Italian meringue

Conquer the Italian meringue and you’ll be set for making loads of stuff, like Italian meringue macarons, lemon meringue pies, buttercream, mousse …

And it’s pretty straightforward.  Once you know how to do it, you won’t even have to look at instructions again (hurray!).  It does help to have a stand or electric mixer but up to last year I was making it all with a hand whisk and it is possible!

So have a go and if it’s any help there’s some meringue music for you to listen to at the bottom of the page! 🙂


According to your recipe OR 200g granulated sugar, 50ml (50g) water and 2 egg whites (75g)


  • small  heavy-based saucepan
  • sugar thermometre (the probe type is handy for small quantities)
  • hand whisk
  • stand mixer or electric whisk (or with a hand whisk and strong arm)


  1. Weigh the egg whites in the big stand mixer bowl and start whisking the egg whites (or start whisking the egg whites by hand in a big bowl).
  2. Put the granulated sugar and water in a small heavy-based saucepan on low heat.  Stir with a silicone spoon to make sure the sugar dissolves completely then raise heat to medium-high.  Once the sugar has dissolved and it starts boiling you need to STOP STIRRING! (if you don’t and the sugar hardens or crystalises, you’ll need to start again.  Don’t worry, this happens to everyone in their patisserie life).
  3. When the sugar starts boiling, put the sugar thermometre in the saucepan and keep a check on the temperature (you want it at 118°C).
  4. Meanwhile, beat the egg whites at medium-high speed till they are almost firm.  Get the bowl off the stand mixer if using one and have a hand whisk ready.
  5. When the sugar has reached 116°C refresh the egg whites by whisking by hand a few seconds.
  6. When the sugar reaches 118°C, quickly take off the heat and pour the syrup in a steady stream into the middle of the egg whites with one hand whilst simultaneously whisking the syrup into the whites with the other hand, to make a smooth glossy meringue.  Make sure you collect any spattering syrup off the walls of the bowl and that you combine everything quickly and well.  If there is a little syrup left at the bottom of the saucepan don’t scrape out – just leave it.  Here’s a video of me doing all this.  You will see and hear the frenetic activity of a whisk, and when it’s over there’s a sound that’s a cross between a pathetic whimper and sigh of relief!:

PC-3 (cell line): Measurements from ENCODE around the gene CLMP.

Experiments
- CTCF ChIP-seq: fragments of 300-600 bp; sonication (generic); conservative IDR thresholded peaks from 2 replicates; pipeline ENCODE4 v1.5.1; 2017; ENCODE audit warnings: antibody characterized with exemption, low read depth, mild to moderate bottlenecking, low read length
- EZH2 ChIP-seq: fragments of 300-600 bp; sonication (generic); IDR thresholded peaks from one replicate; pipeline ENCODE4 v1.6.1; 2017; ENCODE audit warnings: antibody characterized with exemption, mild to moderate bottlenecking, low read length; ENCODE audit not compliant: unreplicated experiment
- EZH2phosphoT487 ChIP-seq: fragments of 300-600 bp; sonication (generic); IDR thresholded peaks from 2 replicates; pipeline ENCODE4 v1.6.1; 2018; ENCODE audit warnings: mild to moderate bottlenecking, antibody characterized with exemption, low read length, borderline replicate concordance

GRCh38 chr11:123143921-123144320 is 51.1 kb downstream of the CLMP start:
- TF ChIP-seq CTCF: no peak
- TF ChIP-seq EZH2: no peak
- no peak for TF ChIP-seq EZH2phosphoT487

So if you don’t want to be whimpering like me, get someone else to pour the syrup for you or do the whole operation on a stand mixer using the spatter shield (by the way, my syrup is brownish because I used unrefined golden caster sugar).

  7. Put the stand mixer on low-medium speed and whisk till the mixture cools down and the bowl isn’t warm to touch (note: a chef on a course revealed the secret to a nice meringue is whisking for a longer time on a lower speed, then at the end you can whisk on a higher speed a few seconds to finish off).  If you’re doing it by hand then whisk till cool and firm.  Your mixture should have peaks and if you turn your bowl upside down nothing should fall out (hopefully).  Tada!  Your Italian meringue is ready! (three cheers and take a minute to wipe your sweating brow).  Be proud and happy.


If you want a hand and electric whisk method:

(Watch the last few seconds for the hook and upside-down bowl test)

Making Italian meringue is fun (huh?) and it’s fashionable to have music to suit your activity, so you could listen to some classic meringue, sorry, merengue tunes.  Shuffle an’ whisk to the beat.  🙂





2 thoughts on “Italian meringue”

  1. Pingback: Tres leches cake recipe and a challenge: let’s make cake and eat it! :) | lili's cakes

  2. Pingback: Healthier Fraisier – a take on the classic French strawberry cake | lili's cakes

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